Assessing established practice
Assessing the established setup against the information requirements for knowledge-led product development highlights some
of its limitations. The standard United States Pharmacopeia (USP)/European Pharmacopoeia (Ph.Eur) induction port described in USP General Chapter <601> "Aerosols, Nasal Sprays, Metered-Dose Inhalers, and Dry Powder Inhalers" and Ph. Eur. Section 2.9.18
"Preparations for Inhalation", for example, is well-suited to precision manufacture and delivers reliable, consistent performance,
but it is now widely recognized as having a tendency to significantly underpredict the amount of emitted dose captured by
the upper respiratory tract for some products, relative to clinical data (1). Thus, irrespective of deposition behavior within
the lung, the USP induction port tends to overestimate the extent of whole-lung deposition.
Of equal importance is the fact that this setup requires the application of a constant flow rate through both the device and
the cascade impactor, whereas in clinical use, inhaled products are subject to a range of user breathing profiles. The constant
flow rate required by cascade impactors results in a square wave form, rather than the infinitely variable, broadly bell-shaped
patterns of real patients. Furthermore, impactors ideally require multiple volume changes to guarantee reliable and complete
sizing of the aerosol. This requirement invariably results in a test volume that is greater than the inhalation volume of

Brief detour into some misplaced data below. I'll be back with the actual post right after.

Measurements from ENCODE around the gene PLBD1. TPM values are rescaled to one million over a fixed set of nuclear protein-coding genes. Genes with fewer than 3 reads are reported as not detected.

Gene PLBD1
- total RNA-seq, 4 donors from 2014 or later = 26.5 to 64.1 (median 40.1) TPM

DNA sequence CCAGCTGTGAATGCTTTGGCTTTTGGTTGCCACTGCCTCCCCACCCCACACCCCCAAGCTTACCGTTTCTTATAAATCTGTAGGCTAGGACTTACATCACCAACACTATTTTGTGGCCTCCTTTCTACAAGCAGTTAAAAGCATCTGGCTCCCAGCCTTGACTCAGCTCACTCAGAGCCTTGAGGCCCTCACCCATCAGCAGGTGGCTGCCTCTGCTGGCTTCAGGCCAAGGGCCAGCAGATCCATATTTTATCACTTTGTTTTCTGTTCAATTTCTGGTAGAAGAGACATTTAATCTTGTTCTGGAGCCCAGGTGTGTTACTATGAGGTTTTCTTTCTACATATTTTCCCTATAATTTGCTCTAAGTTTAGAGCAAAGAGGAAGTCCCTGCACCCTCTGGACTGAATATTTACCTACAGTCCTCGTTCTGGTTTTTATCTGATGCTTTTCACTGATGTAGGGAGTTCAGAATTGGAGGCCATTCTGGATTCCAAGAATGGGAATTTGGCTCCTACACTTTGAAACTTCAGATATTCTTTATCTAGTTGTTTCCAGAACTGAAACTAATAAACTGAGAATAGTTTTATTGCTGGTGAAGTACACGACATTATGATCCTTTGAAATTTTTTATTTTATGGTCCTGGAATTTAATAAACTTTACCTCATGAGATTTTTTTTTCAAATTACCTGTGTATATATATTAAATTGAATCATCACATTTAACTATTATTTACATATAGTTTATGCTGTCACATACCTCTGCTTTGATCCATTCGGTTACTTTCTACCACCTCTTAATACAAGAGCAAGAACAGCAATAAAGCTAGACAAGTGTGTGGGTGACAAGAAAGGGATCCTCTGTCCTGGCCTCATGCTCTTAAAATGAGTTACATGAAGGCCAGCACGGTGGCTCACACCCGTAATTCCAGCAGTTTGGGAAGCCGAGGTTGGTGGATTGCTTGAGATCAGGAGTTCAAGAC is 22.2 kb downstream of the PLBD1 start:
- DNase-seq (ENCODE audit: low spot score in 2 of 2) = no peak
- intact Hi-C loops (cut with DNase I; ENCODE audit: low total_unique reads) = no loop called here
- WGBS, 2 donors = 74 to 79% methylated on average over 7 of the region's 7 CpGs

at least part of the intended patient population.
Finally, there is the overarching concern of productivity. Cascade impaction has long been recognized as a time-consuming,
manually intensive task, which becomes even more limiting as demands for more valuable and discriminating data grow. Alleviating
the burden of analysis is, therefore, important for continued advancement, especially in R&D environments in which budgets
are being increasingly cut.
Better representation of throat deposition
The goal of more closely simulating deposition in the mouth and throat focuses attention on alternatives to the standard USP/Ph.Eur. induction port. One such is a human throat cast (2–5). These alternatives offer the advantage of accurately reflecting the
physiology of a throat. Experimental work, however, has shown significant differences in deposition behavior between different
throat casts (1). Although these differences are to be expected given the variability in human anatomy, they complicate results
interpretation within the context of standardization and routine analysis. Furthermore, reproducible, precision manufacturing
of such casts is complex, which makes them difficult to mensurate and qualify. Because casts are also not easy to handle or
to interface with the impactor, they are less than ideal from a practical standpoint.
These limitations have stimulated interest in developing solutions that fall between a throat cast and the standard induction
port (6). These solutions include the Alberta Idealized Throat (AIT). Developed by researchers at the Aerosol Research Laboratory
of Alberta (University of Alberta, Canada), the AIT has a standardized and highly reproducible but human-like internal geometry
that lends itself to precision manufacture. Its performance is independent of flow rate and, with both pressurized metered-dose
inhalers (pMDI) and DPIs, it has been shown to collect more of the emitted dose than the USP induction port (1, 7, 8). Indeed,
the ability of the AIT to more closely replicate in vivo deposition behaviour in the throat compared with the USP induction port has been directly confirmed in a number of studies,
some of which include marketed OIPs (9–11). AIT geometries are also available in child and infant forms, which widens their
appeal for in vitro testing (12).